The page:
AGE CANNOT WITHER: SANTA FE LIVING TREASURES
Monica Sosaya Halford joined the Navy WAVES after high school, taking to the skies as a flight attendant during the Korean War. She spent her childhood in Santa Fe, growing up in an adobe her father built on Sosaya Lane. Halford, now eighty-six years old and a master colcha embroiderer known as the “grand dame” of Traditional Spanish Market, is the oldest working artist to participate in the venerated local event. On Sunday, May 7, she will be honored as a Santa Fe Living Treasure in a free 2 p.m. ceremony at Unitarian Universalist Congregation of Santa Fe (107 W. Barcelona Road). Living Treasures are Santa Feans over seventy who are nominated by colleagues, friends. and family for their substantial contributions to the community.
Halford, who has taught and volunteered at organizations throughout the city, is joined by two other 2017 Living Treasures honorees, journalist and historian Richard McCord, co-founder of the Santa Fe Reporter, and Nancy Meem Wirth, co-founder of Cornerstones Community Partners, a nonprofit organization dedicated to restoring historic structures. As a member of the State Cultural Properties Review Committee, she helped get Mount Taylor designated as a Traditional Cultural Property, protecting the site, sacred to Native Americans, from invasive uranium mining. McCord moved to Santa Fe in 1974 after writing for Newsday in New York; he then worked for the Santa Fe New Mexican before creating the weekly alternative news source. During the 14 years he ran the Reporter, he received numerous honors for his editorials and was a finalist for the Pulitzer Prize. — Jennifer Levin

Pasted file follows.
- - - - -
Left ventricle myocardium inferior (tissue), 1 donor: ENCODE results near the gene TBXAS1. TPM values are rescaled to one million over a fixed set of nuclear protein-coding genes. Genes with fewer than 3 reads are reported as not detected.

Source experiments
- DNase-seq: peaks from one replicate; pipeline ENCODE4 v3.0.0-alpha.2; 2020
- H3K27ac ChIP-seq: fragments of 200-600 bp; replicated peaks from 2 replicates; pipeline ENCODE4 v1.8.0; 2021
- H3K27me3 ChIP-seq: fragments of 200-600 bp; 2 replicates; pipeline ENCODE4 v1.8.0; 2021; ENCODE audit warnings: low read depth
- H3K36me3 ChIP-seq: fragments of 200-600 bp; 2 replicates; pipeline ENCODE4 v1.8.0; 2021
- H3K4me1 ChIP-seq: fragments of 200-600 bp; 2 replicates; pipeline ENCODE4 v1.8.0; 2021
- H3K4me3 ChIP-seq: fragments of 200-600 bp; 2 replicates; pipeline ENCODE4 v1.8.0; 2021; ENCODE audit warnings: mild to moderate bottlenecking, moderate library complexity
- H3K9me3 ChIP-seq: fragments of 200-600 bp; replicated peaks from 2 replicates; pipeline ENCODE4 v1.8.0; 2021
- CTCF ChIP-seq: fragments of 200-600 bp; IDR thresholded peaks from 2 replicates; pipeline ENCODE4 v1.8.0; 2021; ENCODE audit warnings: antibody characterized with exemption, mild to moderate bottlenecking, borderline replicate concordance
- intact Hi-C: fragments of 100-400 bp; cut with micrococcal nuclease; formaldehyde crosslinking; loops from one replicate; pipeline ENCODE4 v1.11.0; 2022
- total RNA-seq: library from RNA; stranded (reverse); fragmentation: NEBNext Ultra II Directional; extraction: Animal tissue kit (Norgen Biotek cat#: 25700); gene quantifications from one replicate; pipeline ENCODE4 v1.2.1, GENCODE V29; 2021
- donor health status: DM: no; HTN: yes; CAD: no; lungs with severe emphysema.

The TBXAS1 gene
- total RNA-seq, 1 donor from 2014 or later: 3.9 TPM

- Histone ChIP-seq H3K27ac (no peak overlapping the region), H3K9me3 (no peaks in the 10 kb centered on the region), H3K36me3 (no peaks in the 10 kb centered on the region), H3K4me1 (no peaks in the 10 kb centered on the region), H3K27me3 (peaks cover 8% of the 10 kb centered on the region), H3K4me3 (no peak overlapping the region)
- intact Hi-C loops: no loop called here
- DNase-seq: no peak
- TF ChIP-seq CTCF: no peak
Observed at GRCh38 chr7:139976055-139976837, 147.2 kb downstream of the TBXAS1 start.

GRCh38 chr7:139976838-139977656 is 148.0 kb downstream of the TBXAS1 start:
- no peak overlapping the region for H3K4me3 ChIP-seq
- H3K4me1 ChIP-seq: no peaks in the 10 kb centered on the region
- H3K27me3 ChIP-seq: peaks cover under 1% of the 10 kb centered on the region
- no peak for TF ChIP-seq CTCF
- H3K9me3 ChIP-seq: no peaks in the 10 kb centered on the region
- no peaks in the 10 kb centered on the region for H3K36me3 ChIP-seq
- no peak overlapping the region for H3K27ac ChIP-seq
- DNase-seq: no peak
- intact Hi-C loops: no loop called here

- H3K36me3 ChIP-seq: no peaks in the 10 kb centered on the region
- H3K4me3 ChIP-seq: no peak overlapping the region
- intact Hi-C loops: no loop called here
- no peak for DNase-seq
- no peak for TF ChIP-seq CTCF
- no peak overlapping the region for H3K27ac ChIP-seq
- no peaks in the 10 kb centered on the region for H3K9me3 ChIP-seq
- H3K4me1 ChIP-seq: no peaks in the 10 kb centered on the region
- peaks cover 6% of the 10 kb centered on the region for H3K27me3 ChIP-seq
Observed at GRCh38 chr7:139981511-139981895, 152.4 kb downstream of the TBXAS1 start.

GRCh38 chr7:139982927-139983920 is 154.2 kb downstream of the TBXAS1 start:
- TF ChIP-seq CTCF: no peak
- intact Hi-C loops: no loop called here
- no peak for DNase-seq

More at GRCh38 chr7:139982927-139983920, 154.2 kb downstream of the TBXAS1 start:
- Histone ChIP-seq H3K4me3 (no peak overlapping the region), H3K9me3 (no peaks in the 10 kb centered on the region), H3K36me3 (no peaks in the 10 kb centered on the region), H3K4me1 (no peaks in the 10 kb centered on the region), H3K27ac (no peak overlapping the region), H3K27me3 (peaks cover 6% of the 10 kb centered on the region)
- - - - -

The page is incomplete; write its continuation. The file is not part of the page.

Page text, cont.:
Monica Sosaya Halford
Nancy Meem Wirth